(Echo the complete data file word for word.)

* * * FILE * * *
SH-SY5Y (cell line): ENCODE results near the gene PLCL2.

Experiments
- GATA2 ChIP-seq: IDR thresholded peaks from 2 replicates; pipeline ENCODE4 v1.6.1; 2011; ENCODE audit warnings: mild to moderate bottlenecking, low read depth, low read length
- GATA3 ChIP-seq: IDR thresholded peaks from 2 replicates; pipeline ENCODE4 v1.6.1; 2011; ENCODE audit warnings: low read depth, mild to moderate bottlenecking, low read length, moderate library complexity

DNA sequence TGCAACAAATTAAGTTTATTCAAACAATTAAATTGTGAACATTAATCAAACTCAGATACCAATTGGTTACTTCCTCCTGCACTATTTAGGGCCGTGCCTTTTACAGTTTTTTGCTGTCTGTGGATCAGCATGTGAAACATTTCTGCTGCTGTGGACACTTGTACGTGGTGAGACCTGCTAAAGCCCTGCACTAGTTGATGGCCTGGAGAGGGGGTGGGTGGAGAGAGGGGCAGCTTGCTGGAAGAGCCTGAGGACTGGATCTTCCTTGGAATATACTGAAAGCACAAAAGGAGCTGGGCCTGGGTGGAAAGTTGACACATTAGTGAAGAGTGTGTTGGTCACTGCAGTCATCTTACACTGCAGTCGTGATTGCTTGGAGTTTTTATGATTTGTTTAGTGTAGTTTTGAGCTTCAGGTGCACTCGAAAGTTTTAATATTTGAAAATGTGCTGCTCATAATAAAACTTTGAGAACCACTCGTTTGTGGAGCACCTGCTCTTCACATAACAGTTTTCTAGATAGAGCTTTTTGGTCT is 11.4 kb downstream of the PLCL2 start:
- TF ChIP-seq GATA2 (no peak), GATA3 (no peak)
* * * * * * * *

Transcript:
SH-SY5Y (cell line): ENCODE results near the gene PLCL2.

Experiments
- GATA2 ChIP-seq: IDR thresholded peaks from 2 replicates; pipeline ENCODE4 v1.6.1; 2011; ENCODE audit warnings: mild to moderate bottlenecking, low read depth, low read length
- GATA3 ChIP-seq: IDR thresholded peaks from 2 replicates; pipeline ENCODE4 v1.6.1; 2011; ENCODE audit warnings: low read depth, mild to moderate bottlenecking, low read length, moderate library complexity

DNA sequence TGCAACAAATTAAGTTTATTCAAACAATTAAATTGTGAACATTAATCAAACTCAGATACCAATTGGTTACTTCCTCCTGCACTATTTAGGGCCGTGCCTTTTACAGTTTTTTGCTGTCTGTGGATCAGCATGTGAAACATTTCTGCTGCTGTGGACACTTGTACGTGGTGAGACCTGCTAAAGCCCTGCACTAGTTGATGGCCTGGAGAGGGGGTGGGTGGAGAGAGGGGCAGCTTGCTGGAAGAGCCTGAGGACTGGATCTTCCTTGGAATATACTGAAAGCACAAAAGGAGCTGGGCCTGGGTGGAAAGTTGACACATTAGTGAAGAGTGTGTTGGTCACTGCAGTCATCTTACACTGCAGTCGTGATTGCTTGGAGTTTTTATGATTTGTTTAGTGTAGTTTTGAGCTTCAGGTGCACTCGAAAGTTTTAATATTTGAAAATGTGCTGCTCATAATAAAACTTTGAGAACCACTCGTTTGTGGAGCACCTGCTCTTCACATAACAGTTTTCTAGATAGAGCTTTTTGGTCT is 11.4 kb downstream of the PLCL2 start:
- TF ChIP-seq GATA2 (no peak), GATA3 (no peak)